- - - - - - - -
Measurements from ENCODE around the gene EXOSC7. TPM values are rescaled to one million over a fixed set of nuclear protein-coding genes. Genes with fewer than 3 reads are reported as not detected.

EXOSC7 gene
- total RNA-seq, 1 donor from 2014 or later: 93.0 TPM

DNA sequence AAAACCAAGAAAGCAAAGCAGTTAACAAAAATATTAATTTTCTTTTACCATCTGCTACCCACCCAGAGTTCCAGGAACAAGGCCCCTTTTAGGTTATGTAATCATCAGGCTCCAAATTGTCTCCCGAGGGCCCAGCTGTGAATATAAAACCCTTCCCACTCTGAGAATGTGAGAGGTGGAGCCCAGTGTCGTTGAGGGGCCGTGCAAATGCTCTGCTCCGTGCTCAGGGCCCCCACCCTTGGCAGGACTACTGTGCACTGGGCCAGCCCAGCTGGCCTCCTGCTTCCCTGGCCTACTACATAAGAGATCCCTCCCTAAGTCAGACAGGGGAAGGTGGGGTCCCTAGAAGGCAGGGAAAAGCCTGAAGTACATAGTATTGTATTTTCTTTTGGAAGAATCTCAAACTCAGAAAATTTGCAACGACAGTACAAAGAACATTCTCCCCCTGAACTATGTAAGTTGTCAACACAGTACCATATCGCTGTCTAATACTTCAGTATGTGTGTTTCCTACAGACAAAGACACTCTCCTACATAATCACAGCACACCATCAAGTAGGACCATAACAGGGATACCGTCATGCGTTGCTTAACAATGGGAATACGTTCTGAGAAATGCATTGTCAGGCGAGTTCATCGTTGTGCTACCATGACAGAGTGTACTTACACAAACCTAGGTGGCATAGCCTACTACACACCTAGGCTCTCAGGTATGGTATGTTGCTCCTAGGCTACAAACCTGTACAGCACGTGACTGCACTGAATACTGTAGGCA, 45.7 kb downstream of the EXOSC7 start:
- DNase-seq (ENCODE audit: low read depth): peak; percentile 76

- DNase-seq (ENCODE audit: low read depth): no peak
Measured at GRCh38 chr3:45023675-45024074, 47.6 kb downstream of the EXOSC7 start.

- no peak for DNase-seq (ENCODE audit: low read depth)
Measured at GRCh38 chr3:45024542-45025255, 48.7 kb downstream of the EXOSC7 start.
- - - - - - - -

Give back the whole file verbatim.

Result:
Measurements from ENCODE around the gene EXOSC7. TPM values are rescaled to one million over a fixed set of nuclear protein-coding genes. Genes with fewer than 3 reads are reported as not detected.

EXOSC7 gene
- total RNA-seq, 1 donor from 2014 or later: 93.0 TPM

DNA sequence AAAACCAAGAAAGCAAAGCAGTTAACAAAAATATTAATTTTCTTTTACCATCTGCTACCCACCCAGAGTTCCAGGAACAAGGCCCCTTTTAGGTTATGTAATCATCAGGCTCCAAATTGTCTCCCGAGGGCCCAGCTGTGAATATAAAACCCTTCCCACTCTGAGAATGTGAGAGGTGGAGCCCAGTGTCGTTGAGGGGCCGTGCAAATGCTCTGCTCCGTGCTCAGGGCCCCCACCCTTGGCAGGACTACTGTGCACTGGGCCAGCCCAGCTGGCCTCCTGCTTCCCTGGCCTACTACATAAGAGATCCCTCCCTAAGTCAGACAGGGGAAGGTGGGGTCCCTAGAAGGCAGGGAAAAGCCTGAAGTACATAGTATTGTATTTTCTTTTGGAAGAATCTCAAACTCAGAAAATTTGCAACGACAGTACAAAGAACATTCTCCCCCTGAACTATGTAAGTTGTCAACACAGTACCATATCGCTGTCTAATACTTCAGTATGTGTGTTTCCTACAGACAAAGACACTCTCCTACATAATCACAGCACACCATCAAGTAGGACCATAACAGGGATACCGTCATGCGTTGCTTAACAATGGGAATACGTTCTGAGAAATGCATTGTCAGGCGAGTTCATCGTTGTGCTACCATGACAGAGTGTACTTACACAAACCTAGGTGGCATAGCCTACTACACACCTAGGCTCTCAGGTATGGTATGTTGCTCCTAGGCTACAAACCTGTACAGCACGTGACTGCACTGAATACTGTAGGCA, 45.7 kb downstream of the EXOSC7 start:
- DNase-seq (ENCODE audit: low read depth): peak; percentile 76

- DNase-seq (ENCODE audit: low read depth): no peak
Measured at GRCh38 chr3:45023675-45024074, 47.6 kb downstream of the EXOSC7 start.

- no peak for DNase-seq (ENCODE audit: low read depth)
Measured at GRCh38 chr3:45024542-45025255, 48.7 kb downstream of the EXOSC7 start.